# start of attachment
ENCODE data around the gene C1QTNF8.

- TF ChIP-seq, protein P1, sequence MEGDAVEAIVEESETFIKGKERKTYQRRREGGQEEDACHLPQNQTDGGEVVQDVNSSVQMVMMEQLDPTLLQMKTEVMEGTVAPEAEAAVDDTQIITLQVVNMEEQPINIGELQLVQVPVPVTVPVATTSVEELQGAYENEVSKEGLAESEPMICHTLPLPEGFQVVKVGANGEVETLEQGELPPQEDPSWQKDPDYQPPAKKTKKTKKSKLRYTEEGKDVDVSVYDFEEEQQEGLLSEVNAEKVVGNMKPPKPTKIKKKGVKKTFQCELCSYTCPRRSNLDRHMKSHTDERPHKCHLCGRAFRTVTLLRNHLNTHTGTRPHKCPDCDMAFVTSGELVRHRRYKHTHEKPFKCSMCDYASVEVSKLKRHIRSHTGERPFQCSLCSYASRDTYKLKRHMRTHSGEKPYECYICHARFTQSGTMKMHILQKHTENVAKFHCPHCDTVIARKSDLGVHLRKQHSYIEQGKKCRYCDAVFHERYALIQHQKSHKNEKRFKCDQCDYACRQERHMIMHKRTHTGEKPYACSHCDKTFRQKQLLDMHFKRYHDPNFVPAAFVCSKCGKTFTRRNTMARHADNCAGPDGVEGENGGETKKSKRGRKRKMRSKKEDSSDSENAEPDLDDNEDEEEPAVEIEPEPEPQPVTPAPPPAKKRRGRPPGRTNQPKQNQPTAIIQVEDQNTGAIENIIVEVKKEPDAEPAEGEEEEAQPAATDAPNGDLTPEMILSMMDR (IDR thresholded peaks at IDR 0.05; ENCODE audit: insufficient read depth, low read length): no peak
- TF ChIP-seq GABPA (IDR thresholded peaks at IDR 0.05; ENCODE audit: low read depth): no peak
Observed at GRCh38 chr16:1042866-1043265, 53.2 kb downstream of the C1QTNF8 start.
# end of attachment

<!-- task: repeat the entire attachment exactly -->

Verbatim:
ENCODE data around the gene C1QTNF8.

- TF ChIP-seq, protein P1, sequence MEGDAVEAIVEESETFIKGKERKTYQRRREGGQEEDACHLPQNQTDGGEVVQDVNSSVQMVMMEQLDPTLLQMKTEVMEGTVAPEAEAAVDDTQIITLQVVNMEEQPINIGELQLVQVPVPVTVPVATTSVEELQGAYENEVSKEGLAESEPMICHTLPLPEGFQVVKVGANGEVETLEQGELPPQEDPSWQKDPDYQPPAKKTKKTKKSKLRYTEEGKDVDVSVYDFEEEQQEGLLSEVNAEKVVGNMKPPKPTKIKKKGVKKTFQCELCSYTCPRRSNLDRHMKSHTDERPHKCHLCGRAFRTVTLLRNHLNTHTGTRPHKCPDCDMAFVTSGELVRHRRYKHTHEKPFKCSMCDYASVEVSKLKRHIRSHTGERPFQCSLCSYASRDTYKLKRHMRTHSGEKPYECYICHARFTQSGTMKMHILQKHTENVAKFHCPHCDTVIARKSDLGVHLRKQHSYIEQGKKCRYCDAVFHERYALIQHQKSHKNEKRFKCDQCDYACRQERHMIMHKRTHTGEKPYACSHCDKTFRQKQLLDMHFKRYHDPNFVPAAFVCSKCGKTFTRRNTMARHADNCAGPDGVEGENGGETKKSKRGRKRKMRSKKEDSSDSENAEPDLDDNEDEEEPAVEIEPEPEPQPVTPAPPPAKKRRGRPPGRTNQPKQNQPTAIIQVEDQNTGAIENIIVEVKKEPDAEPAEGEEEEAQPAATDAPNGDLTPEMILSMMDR (IDR thresholded peaks at IDR 0.05; ENCODE audit: insufficient read depth, low read length): no peak
- TF ChIP-seq GABPA (IDR thresholded peaks at IDR 0.05; ENCODE audit: low read depth): no peak
Observed at GRCh38 chr16:1042866-1043265, 53.2 kb downstream of the C1QTNF8 start.